|Wednesday, August 20th, 2014|
|Speeches of Benjamin Harrison
In honor of Benjamin Harrison's 181st birthday today, Gray Rabbit Publications has published the Speeches of Benjamin Harrison
in a newly typeset modern edition with brand-new maps detailing Harrison's journeys. The book is available in both hardcover and trade paperback.
Compiled by Charles Hedges in 1892, this book is a complete collection of Harrison's addresses from February 1888 to February 1892, in chronological order, including all his campaign speeches, several important letters, and the numerous speeches delivered during his tours. It also includes extracts from his messages to Congress.
Unknowingly contrasting his subject with the politicians of today, Hedges writes in his introduction: "it is not the purpose of this book to present a few selections of oratory, laboriously prepared and polished, or occasional flashes of brilliant thought. From such efforts, prepared, perhaps, after days of study and repeated revision, one can form but an imperfect idea of their author. Such a compilation might show the highest conceptions of the man, and evidence a wide range of thought and a surpassing grandeur of expression; but it would be but a poor mirror of the man himself in his daily life." Instead, he wrote, the people deserve "to observe the character of their public servants, to come into closest touch with their daily thoughts, and to know them as they are—not when prepared for special occasions, but day after day and all the time." The vast majority of the speeches presented here "were delivered during the presidential campaign of 1888, often four or five in a day, to visiting delegations of citizens, representing every occupation and interest, and during his tours of 1890 and 1891, when he often spoke eight or ten times a day from the platform of his [train] car."
For more information, see this page
|Friday, July 25th, 2014|
|Rave review for Tom Purdom's "Lovers & Fighters, Starships & Dragons"
Paul Di Filippo, writing in Asimov's Science Fiction
, really likes Tom Purdom's collection Lovers & Fighters, Starships & Dragons
. Talking about F. Scott Fitzgerald's opinion that "there are no second acts in American life," Di Filippo finds the exception to the rule, writing "...there are indeed some rare second acts in the lives of American creators and businesspeople and scientists and politicians and altruists. And we have a brilliant example right here in our genre, in the career of Tom Purdom.... In effect, Purdom hauled himself back on stage, in a world and field that had changed immeasurably -- a field that had essentially, save for old-timers, forgotten him -- and proved himself utterly cutting-edge and au courant."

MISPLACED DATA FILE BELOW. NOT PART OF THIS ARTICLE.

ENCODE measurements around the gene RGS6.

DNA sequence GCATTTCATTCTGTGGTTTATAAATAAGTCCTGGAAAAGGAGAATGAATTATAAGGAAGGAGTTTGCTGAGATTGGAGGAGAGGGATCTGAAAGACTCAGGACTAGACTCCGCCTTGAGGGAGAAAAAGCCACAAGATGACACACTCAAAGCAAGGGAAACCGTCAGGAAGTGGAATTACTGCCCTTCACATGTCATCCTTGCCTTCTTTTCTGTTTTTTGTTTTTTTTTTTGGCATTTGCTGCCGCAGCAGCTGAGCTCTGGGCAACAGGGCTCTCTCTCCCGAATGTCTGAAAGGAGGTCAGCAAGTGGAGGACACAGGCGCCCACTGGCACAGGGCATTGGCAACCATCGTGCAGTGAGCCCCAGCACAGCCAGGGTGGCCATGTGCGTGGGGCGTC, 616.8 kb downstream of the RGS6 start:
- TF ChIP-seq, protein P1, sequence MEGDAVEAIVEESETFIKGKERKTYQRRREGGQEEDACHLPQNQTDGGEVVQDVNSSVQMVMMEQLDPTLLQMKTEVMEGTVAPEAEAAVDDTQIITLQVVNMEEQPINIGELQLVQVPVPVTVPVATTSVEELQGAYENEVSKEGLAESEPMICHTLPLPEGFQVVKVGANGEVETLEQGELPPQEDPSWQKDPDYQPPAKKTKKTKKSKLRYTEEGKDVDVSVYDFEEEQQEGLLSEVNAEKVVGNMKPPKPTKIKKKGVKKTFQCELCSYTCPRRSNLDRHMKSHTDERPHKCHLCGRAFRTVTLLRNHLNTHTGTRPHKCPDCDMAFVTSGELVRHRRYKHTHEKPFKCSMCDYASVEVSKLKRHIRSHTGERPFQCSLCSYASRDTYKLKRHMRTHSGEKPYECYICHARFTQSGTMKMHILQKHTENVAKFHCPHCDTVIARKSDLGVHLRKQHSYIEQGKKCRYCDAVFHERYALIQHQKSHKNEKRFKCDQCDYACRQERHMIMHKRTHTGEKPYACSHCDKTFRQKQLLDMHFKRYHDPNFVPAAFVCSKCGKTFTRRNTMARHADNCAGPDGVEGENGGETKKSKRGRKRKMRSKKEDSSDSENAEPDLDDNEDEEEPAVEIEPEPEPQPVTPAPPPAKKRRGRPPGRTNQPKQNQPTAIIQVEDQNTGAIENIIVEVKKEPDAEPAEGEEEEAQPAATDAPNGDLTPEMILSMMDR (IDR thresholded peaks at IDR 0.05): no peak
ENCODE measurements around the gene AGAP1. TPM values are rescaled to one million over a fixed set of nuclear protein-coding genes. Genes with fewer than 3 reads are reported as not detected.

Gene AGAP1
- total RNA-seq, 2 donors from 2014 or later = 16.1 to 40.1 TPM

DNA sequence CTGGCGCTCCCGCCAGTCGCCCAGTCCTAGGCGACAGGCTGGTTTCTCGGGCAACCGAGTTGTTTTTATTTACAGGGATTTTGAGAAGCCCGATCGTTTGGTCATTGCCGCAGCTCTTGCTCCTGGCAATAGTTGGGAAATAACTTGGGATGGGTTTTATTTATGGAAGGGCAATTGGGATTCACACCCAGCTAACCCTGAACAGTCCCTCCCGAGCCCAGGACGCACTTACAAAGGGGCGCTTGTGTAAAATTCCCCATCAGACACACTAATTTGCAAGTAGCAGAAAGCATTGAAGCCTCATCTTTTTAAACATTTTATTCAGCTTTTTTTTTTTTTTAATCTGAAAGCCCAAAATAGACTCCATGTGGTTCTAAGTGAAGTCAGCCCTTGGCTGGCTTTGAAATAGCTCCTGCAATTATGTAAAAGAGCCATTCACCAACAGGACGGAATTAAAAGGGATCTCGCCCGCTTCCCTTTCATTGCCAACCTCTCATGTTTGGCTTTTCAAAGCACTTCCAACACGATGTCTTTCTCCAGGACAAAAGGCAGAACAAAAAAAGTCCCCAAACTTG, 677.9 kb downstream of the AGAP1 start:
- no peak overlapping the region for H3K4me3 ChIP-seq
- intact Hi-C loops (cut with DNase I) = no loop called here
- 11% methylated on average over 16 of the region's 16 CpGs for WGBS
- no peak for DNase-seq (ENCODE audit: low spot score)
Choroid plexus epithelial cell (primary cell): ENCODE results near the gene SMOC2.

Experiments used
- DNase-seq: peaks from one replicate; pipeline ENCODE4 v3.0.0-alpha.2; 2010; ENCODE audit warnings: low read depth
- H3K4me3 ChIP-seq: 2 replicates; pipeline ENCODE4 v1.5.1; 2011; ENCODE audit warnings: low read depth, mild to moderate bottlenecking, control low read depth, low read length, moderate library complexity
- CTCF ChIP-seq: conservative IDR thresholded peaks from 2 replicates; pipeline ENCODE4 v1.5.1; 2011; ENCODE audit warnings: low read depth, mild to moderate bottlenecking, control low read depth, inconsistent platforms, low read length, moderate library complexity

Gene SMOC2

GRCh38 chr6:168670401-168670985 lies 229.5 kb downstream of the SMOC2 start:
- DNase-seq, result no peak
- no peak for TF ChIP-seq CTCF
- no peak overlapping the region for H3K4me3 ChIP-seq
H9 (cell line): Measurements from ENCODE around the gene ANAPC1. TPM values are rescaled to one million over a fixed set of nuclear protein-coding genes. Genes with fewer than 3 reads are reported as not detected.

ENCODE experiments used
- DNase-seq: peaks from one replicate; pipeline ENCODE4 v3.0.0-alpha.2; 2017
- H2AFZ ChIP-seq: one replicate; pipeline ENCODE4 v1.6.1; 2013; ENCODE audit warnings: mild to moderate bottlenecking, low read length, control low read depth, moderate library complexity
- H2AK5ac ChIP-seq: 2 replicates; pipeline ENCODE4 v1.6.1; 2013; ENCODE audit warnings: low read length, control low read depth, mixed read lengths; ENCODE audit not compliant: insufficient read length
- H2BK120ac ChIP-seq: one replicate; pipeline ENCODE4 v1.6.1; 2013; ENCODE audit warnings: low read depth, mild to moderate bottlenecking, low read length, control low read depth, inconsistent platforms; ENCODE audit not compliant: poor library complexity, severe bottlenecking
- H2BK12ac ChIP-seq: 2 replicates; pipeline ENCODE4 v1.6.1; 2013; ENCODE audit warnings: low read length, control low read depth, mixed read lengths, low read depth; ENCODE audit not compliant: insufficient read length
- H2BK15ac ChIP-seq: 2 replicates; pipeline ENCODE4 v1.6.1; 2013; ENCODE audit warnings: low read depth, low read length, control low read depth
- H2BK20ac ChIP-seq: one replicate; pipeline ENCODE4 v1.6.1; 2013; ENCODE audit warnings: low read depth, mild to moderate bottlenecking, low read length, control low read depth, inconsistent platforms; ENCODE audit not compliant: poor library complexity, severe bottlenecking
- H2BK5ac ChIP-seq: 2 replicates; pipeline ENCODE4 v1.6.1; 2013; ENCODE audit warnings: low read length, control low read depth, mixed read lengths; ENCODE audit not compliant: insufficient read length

He also writes "An affectionate and insightful introduction by Michael Swanwick… kicks off the volume. Then comes 'Fossil Games,' a story that illustrates right away all the powers of Purdom's comeback writing. He combines the best of his old-school training with the best of twenty-first-century attitudes and techniques. It's as if Samuel Delany had been one of John Campbell's stable, or John Kessel had been groomed by H.L. Gold, or Maureen McHugh had been tutored by Anthony Boucher."
Read the full review on this page
|Thursday, July 24th, 2014|
|Tuesday, July 15th, 2014|
|And again, briefly home
I'm back from Readercon. Had a better time than I expected, probably due to the people I was there with. Thanks, all, for making it a really good, nearly sleep-free weekend (see the recently posted photos).
Now I'm only briefly back in New York, because I'm leaving early Wednesday for Detcon1 in Detroit. There, I'll be in the dealers' room at the Fantastic Books table (Thursday 4-8pm, Friday 11am-8pm, Saturday 10am-6pm, and Sunday 10am-3pm). I'll also be on three panels:
Friday at 1pm in Mackinac West, "ROI: Do We Still Go to Space if It Won't Pay?" with Cindy A. Matthews, Laurie Gailunas, Raymund Eich, and Sean Melissa Mead
Friday at 10pm in Nicolet A, "Iron Author Detroit--Late Night Edition" with Richard Flores IV, Anne Harris, Balogun Ojetade, and Carrie Patel
Saturday at 12n in Ambassador Salon 1, "Where's my D@m! Flying Car?" with Jonathan Stars, Douglas Johnson, Cindy A. Matthews, Bill Higgins, Dr. Charles Dezelah, and Dr. Nicolle Zellner
Hope to see some of you there after the long car trip!
|Wednesday, July 9th, 2014|
|Last weekend in Boston, this weekend at Readercon, next in Detroit
In the midst of a really busy month, I'm getting ready to head back to Massachusetts for Readercon
As usual, I'll be spending most of my time in the dealers' room at the Fantastic Books table. The dealers' room will be open 3-7pm Friday, 10am-6pm Saturday, and 10am-2pm Sunday. Come visit!
In addition, I'll be on three program items:
Friday 12 noon, Salon G: "Being an Editor Who Writes," with Scott Edelman, Michael Kandel, Sandra Kasturi, Barbara Krasnoff, and Warren Lapine.
Friday 1pm, CR: "The Science of Space Colony Living," with Lisa "LJ" Cohen, Glenn Grant, Geoff Hart, B Diane Martin, and Allen Steele.
Sunday 11am, Salon G: "Publishing and Marketing," with Neil Clarke, Liz Gorinsky, Kameron Hurley, and Tom Purdom.
Hope to see some of you there!